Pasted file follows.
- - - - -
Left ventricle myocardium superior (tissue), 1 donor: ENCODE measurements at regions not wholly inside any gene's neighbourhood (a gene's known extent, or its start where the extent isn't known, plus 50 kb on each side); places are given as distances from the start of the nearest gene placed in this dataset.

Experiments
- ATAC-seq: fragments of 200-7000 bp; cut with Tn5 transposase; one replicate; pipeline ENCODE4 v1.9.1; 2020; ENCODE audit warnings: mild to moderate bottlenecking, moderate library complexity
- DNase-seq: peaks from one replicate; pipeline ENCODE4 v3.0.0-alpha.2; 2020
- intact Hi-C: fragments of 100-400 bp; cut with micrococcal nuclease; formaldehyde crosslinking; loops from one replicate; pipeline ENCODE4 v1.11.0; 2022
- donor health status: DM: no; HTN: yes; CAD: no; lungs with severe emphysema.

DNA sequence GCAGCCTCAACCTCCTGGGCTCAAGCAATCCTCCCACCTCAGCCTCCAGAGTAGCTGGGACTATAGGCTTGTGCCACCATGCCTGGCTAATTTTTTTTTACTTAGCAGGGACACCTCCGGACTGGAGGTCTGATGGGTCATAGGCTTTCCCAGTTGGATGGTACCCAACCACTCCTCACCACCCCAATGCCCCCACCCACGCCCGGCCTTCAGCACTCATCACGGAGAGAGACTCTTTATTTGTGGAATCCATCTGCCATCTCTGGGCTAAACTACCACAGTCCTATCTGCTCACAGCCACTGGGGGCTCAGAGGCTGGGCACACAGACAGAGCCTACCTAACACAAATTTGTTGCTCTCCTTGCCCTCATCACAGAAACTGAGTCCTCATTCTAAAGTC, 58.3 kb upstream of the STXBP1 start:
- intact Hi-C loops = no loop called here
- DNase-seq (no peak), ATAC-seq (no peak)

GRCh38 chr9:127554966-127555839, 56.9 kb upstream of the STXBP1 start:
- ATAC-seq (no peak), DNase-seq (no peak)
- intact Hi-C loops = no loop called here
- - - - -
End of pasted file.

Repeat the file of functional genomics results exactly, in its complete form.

Left ventricle myocardium superior (tissue), 1 donor: ENCODE measurements at regions not wholly inside any gene's neighbourhood (a gene's known extent, or its start where the extent isn't known, plus 50 kb on each side); places are given as distances from the start of the nearest gene placed in this dataset.

Experiments
- ATAC-seq: fragments of 200-7000 bp; cut with Tn5 transposase; one replicate; pipeline ENCODE4 v1.9.1; 2020; ENCODE audit warnings: mild to moderate bottlenecking, moderate library complexity
- DNase-seq: peaks from one replicate; pipeline ENCODE4 v3.0.0-alpha.2; 2020
- intact Hi-C: fragments of 100-400 bp; cut with micrococcal nuclease; formaldehyde crosslinking; loops from one replicate; pipeline ENCODE4 v1.11.0; 2022
- donor health status: DM: no; HTN: yes; CAD: no; lungs with severe emphysema.

DNA sequence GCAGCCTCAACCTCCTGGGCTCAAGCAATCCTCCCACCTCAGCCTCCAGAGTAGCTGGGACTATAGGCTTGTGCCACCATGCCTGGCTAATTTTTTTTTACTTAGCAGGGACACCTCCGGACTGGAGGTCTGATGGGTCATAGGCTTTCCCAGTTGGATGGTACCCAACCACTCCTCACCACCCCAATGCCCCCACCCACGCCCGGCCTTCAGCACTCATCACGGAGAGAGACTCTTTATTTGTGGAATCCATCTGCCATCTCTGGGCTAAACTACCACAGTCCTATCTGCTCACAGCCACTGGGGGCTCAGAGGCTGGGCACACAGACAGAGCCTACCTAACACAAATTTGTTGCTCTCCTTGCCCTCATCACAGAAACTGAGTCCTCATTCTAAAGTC, 58.3 kb upstream of the STXBP1 start:
- intact Hi-C loops = no loop called here
- DNase-seq (no peak), ATAC-seq (no peak)

GRCh38 chr9:127554966-127555839, 56.9 kb upstream of the STXBP1 start:
- ATAC-seq (no peak), DNase-seq (no peak)
- intact Hi-C loops = no loop called here